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Which Red Sox players could make the Hall of Fame?

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The Red Sox have a talented roster, but do they have many Hall of Famers?

Boston Red Sox v Tampa Bay Rays Photo by Joseph Garnett Jr. /Getty Images

The newest Hall of Fame class is set to be announced later on today, with some of the game’s best being enshrined forever. As I noted yesterday, the Red Sox organization is well-represented on the ballot, though it’s unlikely they’ll have any of these players elected. Their best chance is Jeff Bagwell, but that hurts more than anything given the lopsided trade that sent him out of the organization.

Let’s not worry about the past, though. As Secretariat says in Bojack Horseman, don’t ever look back. There’s nothing for you there.* Instead, let’s take a gander at the future. The Red Sox have a loaded roster that is poised to be among the American League favorites in 2017. As such, they have some players that could have their eyes on Cooperstown after they hang up their cleats. There’s no David Ortiz, who had already more or less locked up his legacy before last year, but there are a few interesting cases on the roster.

*We can ignore the fact that just yesterday I wrote glowingly about a decade-old team.

Dustin Pedroia

Not only is Pedroia taking Ortiz’s place as the veteran leader and (arguably) face of the franchise, but he’s also taking over as the position player most likely to be elected to Cooperstown. Just a couple of years ago, this would’ve appeared unlikely given that his career appeared to be in decline. He’s turned it around in recent years, though, and may be back on track. He has the hardware, with a Rookie of the Year, MVP, two other top-ten MVP finishes, four Gold Gloves and four All-Star appearances. He also has the narrative behind him, as he’s seen as the emotional leader of a team that has won championships and contended for others. There’s certainly still work to do, but with a few more solid years he could be firmly on the path. The biggest issue would be that he doesn’t shine in traditional stats. He is a .300 hitter, but his best qualities are his glove -- something that’s hard to measure — and abilities to hit for extra bases. Doubles just aren’t that sexy. Still, there’s a real shot for Pedroia getting in as long as he can stay healthy through most of his 30’s.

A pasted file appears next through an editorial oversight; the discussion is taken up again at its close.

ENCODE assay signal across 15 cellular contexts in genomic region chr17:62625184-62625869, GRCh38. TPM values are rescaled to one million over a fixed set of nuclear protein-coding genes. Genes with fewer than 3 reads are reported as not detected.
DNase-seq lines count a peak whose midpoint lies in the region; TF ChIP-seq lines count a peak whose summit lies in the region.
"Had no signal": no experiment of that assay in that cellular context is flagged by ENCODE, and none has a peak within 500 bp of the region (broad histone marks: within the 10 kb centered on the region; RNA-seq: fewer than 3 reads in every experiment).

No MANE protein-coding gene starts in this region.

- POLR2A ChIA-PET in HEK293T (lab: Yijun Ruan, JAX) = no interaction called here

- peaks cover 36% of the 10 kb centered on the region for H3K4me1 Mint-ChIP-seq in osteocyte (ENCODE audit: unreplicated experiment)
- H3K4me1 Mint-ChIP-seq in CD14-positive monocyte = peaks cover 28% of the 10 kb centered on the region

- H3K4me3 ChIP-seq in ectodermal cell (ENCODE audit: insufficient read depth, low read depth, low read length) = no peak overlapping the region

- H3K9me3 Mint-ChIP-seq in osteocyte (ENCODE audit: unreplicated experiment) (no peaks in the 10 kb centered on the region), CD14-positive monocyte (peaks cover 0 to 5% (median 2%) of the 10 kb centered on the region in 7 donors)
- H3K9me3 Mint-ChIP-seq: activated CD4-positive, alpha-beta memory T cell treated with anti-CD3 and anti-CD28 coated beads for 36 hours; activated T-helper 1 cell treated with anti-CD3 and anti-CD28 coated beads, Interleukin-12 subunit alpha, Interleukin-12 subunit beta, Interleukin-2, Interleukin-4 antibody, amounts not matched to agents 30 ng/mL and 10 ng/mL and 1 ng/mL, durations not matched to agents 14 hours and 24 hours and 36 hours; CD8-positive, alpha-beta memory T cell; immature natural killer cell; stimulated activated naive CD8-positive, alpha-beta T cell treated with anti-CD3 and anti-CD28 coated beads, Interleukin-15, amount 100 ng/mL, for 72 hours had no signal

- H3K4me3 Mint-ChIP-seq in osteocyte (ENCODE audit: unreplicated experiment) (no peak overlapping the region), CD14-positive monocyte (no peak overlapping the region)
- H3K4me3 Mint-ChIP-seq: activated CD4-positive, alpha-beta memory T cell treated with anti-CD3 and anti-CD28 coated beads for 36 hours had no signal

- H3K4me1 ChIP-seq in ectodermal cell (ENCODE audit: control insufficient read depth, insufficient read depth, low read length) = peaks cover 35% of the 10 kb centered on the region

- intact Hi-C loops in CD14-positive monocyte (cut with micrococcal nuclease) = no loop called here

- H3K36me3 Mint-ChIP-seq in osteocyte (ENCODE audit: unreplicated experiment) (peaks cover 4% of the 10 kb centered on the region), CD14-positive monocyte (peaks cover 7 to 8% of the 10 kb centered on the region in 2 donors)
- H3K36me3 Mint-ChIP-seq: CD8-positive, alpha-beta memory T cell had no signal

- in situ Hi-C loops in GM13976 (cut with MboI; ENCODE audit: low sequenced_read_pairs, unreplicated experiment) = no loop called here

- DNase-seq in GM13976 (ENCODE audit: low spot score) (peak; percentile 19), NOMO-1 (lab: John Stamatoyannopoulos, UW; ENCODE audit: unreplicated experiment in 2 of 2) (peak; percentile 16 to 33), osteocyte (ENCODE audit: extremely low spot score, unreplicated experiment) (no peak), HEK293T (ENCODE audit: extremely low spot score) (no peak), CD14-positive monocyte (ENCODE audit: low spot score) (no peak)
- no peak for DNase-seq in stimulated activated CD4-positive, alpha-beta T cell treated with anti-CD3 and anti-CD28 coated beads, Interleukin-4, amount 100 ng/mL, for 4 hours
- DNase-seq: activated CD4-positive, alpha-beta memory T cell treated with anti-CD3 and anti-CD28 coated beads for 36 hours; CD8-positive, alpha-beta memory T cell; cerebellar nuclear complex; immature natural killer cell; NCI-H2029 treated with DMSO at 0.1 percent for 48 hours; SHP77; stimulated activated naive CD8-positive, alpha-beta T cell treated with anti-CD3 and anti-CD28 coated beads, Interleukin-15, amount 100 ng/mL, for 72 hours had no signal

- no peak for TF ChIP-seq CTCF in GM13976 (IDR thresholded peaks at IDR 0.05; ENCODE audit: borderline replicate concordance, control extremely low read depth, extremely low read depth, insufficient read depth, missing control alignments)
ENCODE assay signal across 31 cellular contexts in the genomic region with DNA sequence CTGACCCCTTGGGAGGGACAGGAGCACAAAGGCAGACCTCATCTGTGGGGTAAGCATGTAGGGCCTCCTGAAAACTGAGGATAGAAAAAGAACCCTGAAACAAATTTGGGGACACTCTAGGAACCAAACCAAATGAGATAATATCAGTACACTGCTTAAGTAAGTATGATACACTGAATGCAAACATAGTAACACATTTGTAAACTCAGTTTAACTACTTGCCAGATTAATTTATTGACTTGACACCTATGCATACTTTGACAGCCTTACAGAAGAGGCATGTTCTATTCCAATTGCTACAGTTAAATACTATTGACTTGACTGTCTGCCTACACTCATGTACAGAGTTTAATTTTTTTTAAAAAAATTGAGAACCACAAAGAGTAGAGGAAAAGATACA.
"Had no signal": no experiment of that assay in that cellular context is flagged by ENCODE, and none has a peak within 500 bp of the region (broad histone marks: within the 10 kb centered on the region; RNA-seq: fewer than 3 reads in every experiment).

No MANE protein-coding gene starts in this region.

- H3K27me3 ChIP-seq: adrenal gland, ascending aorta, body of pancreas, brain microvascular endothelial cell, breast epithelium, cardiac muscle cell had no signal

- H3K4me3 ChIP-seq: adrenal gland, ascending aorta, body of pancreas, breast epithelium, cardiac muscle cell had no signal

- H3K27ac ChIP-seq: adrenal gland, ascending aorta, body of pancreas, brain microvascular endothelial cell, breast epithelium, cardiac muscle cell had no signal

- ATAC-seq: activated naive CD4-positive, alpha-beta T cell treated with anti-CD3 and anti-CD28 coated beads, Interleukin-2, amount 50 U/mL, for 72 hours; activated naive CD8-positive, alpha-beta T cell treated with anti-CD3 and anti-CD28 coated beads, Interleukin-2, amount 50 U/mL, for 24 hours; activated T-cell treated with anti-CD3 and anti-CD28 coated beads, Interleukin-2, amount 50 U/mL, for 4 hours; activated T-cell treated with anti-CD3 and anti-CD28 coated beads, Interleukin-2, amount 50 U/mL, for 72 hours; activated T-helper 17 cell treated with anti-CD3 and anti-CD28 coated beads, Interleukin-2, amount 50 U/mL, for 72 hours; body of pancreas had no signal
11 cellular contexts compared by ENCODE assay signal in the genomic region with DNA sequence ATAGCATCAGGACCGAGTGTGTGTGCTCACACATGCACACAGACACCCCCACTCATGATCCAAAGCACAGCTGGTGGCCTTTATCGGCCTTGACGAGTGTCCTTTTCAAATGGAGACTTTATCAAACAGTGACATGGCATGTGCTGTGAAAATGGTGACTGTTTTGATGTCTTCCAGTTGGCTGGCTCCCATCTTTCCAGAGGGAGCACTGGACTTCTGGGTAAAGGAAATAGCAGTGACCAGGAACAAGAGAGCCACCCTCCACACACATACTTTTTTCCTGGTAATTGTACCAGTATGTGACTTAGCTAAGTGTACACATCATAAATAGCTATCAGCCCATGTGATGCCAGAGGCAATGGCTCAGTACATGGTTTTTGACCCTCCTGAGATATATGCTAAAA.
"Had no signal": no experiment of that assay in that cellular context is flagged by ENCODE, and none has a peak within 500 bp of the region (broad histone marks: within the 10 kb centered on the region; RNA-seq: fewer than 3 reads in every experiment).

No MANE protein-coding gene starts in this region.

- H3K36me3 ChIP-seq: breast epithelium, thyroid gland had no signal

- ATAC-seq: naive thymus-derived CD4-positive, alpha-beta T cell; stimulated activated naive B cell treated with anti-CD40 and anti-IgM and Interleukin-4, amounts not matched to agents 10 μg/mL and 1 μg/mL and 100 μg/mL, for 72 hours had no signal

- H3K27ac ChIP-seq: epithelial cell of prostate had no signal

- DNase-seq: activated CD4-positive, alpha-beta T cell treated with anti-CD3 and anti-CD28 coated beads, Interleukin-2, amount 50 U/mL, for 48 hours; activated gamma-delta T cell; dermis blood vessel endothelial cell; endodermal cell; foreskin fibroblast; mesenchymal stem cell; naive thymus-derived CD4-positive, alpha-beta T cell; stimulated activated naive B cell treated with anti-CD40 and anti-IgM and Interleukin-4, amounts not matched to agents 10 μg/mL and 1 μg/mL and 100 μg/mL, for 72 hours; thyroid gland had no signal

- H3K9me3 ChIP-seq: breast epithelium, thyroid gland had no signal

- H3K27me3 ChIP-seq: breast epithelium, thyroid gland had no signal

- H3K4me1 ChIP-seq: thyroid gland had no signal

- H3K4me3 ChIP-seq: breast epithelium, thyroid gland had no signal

MLB: Boston Red Sox at Tampa Bay Rays Kim Klement-USA TODAY Sports

David Price

Although his first year in Boston was a disappointment, there’s no denying Price’s track record. He’s been in the conversation for best pitcher not named Kershaw over most of his career, and for good reason. He’s won a Cy Young, finished second twice and has one other top-ten finishes. He’s also made the All-Star team five times. On top of that, Price has been a legitimate workhorse, leading the league in innings twice and topping the 200 mark six times. This is on top of leading the league in ERA twice over his career. The knock on him, of course, will be his performance in the playoffs. It’s not exactly a secret that he’s had issues in October, and that’s the type of thing Hall of Fame voters will hold against you. He’s had a great first half of his career, but he’ll need a strong finish to get into Cooperstown.

Chris Sale

Sale obviously hasn’t thrown a pitch for the Red Sox yet, but he still gets to be included in this. His inclusion in this discussion is likely a bit premature, but he’s built up a hell of a resume early on. The hardware hasn’t really been there, as he’s never won a Cy Young. However, he has finished in the top-five each of the last four years with a sixth place finish five years ago. He’s also made the All-Star team in each of the past five seasons. The bad news for Sale’s early career is that his win total is low due to lackluster White Sox lineups and a total lack of postseason experience. Both of those should turnaround in his new home, though. As a peripheral darling, he will surely benefit a new class of voters that will emerge by the time he’s eligible. There’s a long way to go for Sale to be seriously discussed in this fashion, but he’s built himself a solid base.

Craig Kimbrel

For a reliever to make Cooperstown, they need to be at an even higher level than your typical Hall of Famer compared to the rest of his position. While someone like Sale would benefit from a new class of voters, closers will get the opposite treatment. However, Kimbrel spent a long time as the best closer in baseball, and is still outstanding. The control issues that popped up in 2016 clearly need to improve if he’s going to be on that track. As I said, relievers need to be nearly flawless and that walk rate was a flaw. On the other hand, he’s still an absurd strikeout pitcher. You never know when relievers will fall off a cliff, but Kimbrel has been around long enough to get the benefit of the doubt. I’d bet against him making it, but he has as good a chance as just about any other reliever currently playing.

Mookie Betts

I’m like 95 percent joking by including him here, but if any of the young core is on a Hall of Fame path it’s Betts. He’s got everything you want to see out of a superstar. He’s shown the ability to adjust on the fly. He’s shown the ability to put up big numbers all over the board. He’s a WAR darling. He has a winning personality. Obviously, you bet against anyone at Betts’ age making the Hall of Fame, but it’s fun to think about the best case scenario for guys like this.

Brock Holt

In the future, there will be a section of the Hall of Fame dedicated to hair, and another dedicated to baseball-related emoticons. Holt will be in both. Andrew Benintendi blew his chance.